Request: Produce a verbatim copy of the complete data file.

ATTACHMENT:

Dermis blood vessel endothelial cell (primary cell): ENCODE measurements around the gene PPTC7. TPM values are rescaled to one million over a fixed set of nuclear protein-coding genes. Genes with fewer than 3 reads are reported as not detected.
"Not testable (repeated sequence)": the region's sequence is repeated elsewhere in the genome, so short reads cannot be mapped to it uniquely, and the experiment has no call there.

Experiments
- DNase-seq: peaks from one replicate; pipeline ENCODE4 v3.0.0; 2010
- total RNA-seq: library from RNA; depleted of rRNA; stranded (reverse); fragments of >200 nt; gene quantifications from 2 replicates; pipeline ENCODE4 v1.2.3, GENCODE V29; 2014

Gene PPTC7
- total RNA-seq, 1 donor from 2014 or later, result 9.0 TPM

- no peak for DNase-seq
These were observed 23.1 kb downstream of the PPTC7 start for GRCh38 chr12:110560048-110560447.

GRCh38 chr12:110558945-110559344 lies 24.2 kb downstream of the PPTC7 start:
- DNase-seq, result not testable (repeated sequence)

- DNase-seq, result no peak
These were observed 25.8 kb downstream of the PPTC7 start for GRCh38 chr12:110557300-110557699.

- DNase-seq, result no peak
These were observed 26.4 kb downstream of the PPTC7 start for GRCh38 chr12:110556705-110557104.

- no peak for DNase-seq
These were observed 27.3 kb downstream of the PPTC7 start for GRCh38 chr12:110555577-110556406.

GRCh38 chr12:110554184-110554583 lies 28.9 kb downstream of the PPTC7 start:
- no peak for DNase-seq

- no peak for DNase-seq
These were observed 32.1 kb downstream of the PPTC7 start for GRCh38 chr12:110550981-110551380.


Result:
Dermis blood vessel endothelial cell (primary cell): ENCODE measurements around the gene PPTC7. TPM values are rescaled to one million over a fixed set of nuclear protein-coding genes. Genes with fewer than 3 reads are reported as not detected.
"Not testable (repeated sequence)": the region's sequence is repeated elsewhere in the genome, so short reads cannot be mapped to it uniquely, and the experiment has no call there.

Experiments
- DNase-seq: peaks from one replicate; pipeline ENCODE4 v3.0.0; 2010
- total RNA-seq: library from RNA; depleted of rRNA; stranded (reverse); fragments of >200 nt; gene quantifications from 2 replicates; pipeline ENCODE4 v1.2.3, GENCODE V29; 2014

Gene PPTC7
- total RNA-seq, 1 donor from 2014 or later, result 9.0 TPM

- no peak for DNase-seq
These were observed 23.1 kb downstream of the PPTC7 start for GRCh38 chr12:110560048-110560447.

GRCh38 chr12:110558945-110559344 lies 24.2 kb downstream of the PPTC7 start:
- DNase-seq, result not testable (repeated sequence)

- DNase-seq, result no peak
These were observed 25.8 kb downstream of the PPTC7 start for GRCh38 chr12:110557300-110557699.

- DNase-seq, result no peak
These were observed 26.4 kb downstream of the PPTC7 start for GRCh38 chr12:110556705-110557104.

- no peak for DNase-seq
These were observed 27.3 kb downstream of the PPTC7 start for GRCh38 chr12:110555577-110556406.

GRCh38 chr12:110554184-110554583 lies 28.9 kb downstream of the PPTC7 start:
- no peak for DNase-seq

- no peak for DNase-seq
These were observed 32.1 kb downstream of the PPTC7 start for GRCh38 chr12:110550981-110551380.